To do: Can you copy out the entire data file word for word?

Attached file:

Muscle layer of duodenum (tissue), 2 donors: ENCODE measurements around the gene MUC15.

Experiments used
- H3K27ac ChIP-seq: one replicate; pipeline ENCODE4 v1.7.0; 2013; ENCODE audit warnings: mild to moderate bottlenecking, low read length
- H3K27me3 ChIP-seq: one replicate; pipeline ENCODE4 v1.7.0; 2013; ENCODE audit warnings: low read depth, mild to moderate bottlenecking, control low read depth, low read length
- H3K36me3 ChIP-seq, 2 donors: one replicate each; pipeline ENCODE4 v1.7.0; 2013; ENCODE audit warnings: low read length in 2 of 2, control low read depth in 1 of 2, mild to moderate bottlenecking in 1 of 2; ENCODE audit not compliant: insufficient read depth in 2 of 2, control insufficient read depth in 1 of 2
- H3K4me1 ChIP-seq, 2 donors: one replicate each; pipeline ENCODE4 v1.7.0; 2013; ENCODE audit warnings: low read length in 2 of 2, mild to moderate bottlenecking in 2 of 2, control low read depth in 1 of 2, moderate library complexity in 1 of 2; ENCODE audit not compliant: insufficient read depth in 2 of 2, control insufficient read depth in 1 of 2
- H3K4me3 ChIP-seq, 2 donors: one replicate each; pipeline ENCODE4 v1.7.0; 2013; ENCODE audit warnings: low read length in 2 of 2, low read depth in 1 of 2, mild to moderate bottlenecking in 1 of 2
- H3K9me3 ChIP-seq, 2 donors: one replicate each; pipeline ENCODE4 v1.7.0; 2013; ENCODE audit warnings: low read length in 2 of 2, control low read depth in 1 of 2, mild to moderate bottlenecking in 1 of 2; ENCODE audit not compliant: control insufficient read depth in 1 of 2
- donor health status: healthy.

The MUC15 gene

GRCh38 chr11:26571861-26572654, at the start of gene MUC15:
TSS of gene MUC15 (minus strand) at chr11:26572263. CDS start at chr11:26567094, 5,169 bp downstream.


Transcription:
Muscle layer of duodenum (tissue), 2 donors: ENCODE measurements around the gene MUC15.

Experiments used
- H3K27ac ChIP-seq: one replicate; pipeline ENCODE4 v1.7.0; 2013; ENCODE audit warnings: mild to moderate bottlenecking, low read length
- H3K27me3 ChIP-seq: one replicate; pipeline ENCODE4 v1.7.0; 2013; ENCODE audit warnings: low read depth, mild to moderate bottlenecking, control low read depth, low read length
- H3K36me3 ChIP-seq, 2 donors: one replicate each; pipeline ENCODE4 v1.7.0; 2013; ENCODE audit warnings: low read length in 2 of 2, control low read depth in 1 of 2, mild to moderate bottlenecking in 1 of 2; ENCODE audit not compliant: insufficient read depth in 2 of 2, control insufficient read depth in 1 of 2
- H3K4me1 ChIP-seq, 2 donors: one replicate each; pipeline ENCODE4 v1.7.0; 2013; ENCODE audit warnings: low read length in 2 of 2, mild to moderate bottlenecking in 2 of 2, control low read depth in 1 of 2, moderate library complexity in 1 of 2; ENCODE audit not compliant: insufficient read depth in 2 of 2, control insufficient read depth in 1 of 2
- H3K4me3 ChIP-seq, 2 donors: one replicate each; pipeline ENCODE4 v1.7.0; 2013; ENCODE audit warnings: low read length in 2 of 2, low read depth in 1 of 2, mild to moderate bottlenecking in 1 of 2
- H3K9me3 ChIP-seq, 2 donors: one replicate each; pipeline ENCODE4 v1.7.0; 2013; ENCODE audit warnings: low read length in 2 of 2, control low read depth in 1 of 2, mild to moderate bottlenecking in 1 of 2; ENCODE audit not compliant: control insufficient read depth in 1 of 2
- donor health status: healthy.

The MUC15 gene

GRCh38 chr11:26571861-26572654, at the start of gene MUC15:
TSS of gene MUC15 (minus strand) at chr11:26572263. CDS start at chr11:26567094, 5,169 bp downstream.